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Performance evaluation of disposable inhalable aerosol sampler at a copper electrorefinery
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Details:
  • Pubmed ID:
    30640589
  • Pubmed Central ID:
    PMC6450734
  • Description:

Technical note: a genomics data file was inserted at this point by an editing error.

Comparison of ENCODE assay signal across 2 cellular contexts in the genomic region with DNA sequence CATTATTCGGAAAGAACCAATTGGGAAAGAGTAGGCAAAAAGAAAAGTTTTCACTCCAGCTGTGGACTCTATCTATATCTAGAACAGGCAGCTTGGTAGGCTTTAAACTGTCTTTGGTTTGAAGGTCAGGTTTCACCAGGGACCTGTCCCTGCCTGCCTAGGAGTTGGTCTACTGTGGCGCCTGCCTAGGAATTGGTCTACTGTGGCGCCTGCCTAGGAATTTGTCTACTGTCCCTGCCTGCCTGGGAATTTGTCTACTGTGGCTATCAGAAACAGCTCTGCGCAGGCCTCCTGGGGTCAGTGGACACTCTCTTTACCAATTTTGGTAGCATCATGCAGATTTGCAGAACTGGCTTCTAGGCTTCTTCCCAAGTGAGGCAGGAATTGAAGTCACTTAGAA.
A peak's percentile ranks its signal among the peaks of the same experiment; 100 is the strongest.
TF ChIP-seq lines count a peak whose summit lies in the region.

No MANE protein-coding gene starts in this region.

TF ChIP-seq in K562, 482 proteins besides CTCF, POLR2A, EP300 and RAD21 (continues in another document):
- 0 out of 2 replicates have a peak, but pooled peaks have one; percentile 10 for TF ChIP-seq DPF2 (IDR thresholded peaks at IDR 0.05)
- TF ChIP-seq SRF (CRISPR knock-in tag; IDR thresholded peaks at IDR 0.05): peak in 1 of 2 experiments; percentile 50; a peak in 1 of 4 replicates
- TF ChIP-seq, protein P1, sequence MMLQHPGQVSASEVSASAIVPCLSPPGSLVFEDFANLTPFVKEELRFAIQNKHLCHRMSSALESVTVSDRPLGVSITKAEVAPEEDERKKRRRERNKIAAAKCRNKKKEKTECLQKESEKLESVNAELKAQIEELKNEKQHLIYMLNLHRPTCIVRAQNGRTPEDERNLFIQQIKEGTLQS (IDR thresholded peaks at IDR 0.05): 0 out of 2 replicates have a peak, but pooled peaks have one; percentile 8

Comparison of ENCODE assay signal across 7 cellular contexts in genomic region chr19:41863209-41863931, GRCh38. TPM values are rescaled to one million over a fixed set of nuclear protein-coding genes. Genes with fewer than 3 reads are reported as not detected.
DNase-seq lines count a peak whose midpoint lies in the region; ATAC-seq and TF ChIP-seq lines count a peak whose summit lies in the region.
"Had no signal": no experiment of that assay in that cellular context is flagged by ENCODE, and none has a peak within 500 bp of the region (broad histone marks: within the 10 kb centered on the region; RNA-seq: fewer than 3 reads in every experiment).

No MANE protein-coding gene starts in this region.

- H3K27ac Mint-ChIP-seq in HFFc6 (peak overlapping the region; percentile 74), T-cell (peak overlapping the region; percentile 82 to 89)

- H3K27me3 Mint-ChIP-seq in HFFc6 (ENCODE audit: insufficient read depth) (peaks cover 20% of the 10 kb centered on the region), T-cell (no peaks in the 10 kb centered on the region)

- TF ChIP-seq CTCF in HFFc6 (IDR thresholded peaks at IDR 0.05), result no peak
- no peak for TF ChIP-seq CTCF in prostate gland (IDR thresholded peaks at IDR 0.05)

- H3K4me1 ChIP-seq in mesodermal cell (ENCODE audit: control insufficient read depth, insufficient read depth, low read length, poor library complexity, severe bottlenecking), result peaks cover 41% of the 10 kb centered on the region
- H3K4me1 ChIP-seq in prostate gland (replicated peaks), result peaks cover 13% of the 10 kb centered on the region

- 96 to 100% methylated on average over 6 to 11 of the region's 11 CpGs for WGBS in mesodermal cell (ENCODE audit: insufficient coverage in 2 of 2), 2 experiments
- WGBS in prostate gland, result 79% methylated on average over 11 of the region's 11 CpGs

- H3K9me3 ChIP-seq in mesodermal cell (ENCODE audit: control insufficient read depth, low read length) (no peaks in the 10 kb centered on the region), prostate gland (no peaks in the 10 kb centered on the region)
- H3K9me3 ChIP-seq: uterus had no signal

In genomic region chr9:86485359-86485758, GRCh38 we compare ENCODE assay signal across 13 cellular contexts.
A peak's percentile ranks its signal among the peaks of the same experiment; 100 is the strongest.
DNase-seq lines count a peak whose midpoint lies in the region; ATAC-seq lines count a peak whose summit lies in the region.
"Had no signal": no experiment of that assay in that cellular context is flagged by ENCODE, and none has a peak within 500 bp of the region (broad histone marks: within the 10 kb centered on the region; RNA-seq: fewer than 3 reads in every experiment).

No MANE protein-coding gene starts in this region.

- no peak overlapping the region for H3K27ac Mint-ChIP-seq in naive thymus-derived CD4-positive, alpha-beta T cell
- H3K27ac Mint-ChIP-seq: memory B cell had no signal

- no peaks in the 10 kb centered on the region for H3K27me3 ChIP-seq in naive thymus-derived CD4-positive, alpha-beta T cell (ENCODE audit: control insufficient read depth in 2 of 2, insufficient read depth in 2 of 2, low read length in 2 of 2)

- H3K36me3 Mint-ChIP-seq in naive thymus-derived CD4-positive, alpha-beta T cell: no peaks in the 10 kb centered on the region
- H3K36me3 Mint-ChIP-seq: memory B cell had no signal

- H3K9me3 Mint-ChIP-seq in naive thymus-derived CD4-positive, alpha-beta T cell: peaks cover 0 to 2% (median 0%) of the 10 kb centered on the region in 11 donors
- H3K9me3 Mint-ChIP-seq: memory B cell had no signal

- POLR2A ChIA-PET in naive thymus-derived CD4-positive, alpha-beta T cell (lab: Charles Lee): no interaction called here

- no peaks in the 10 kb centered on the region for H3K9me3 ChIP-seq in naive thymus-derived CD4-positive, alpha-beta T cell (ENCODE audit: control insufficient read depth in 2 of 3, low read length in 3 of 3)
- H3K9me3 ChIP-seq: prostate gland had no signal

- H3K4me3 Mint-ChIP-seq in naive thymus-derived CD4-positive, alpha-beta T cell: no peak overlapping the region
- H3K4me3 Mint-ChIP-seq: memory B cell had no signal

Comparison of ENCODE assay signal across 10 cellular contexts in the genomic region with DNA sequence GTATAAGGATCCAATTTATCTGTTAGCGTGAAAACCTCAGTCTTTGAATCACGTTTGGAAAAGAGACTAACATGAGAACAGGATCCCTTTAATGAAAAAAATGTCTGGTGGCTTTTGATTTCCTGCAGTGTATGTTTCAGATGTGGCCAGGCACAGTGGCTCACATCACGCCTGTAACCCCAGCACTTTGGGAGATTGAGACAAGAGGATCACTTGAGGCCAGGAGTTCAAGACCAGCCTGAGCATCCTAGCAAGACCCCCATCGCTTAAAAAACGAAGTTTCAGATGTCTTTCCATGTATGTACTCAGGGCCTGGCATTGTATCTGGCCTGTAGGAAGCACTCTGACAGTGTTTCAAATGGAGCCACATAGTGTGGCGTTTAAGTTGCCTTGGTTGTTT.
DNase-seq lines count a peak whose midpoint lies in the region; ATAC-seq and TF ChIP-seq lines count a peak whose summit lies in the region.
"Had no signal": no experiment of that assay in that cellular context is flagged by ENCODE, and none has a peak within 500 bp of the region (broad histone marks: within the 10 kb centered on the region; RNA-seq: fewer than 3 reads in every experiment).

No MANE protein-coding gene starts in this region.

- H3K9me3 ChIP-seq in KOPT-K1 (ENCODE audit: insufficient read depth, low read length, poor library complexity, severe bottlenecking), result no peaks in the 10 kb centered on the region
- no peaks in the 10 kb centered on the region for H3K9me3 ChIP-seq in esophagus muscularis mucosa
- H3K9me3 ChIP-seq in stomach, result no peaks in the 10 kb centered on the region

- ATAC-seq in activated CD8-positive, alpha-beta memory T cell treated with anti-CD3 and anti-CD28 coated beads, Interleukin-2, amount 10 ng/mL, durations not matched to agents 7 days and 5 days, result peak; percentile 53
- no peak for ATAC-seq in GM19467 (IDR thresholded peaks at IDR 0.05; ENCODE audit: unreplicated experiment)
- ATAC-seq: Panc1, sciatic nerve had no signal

This study evaluates the performance of the disposable inhalable aerosol sampler (DIAS), a new sampler developed to be more cost-effective than the traditional inhalable particle samplers and comparable to the inhalable particle sampling convention. Forty-eight pairs of the DIAS prototype and the IOM sampler were utilized to collect copper exposure measurements (23 personal and 25 area) at an electrorefinery facility. The geometric mean (GM) value of ratios of exposure data (DIAS/IOM) was 1.1, while the GM of ratios (DIAS/IOM) was 1.6 for the area exposure data, revealing 84% of the ratios were greater than one. For both personal and area exposure data, the concordance correlation coefficient tests revealed significant disagreements between the two types of samplers and suggested precision as the source of the disagreement. The estimated mean concentration was higher for the DIAS compared that for the IOM for the area exposure data (p < 0.05), while the results were comparable for the personal exposure data (p = 0.49). Overall, the DIAS generated higher exposure results compared to the IOM sampler for the area exposures. For the personal exposures, the findings were inconclusive due to inconsistent results of factors aforementioned. This study is limited to one metal component (copper) of the dust at a worksite. To date, this is the first field evaluation using personal exposure data to test the performance of the DIAS and the second evaluation using area exposure data. Thus, it will be necessary to conduct additional field evaluations with various elements to further evaluate the performance of the DIAS. In addition, particle migration to the internal walls of the cap was observed during the transportation of collected samples to a laboratory for both sampler types (6.4% for the DIAS and 7.4% for the IOM). Occupational health and safety professionals should be aware of potential errors caused from transferring samples from a field to a laboratory and should be careful not to exclude particles collected on the caps.

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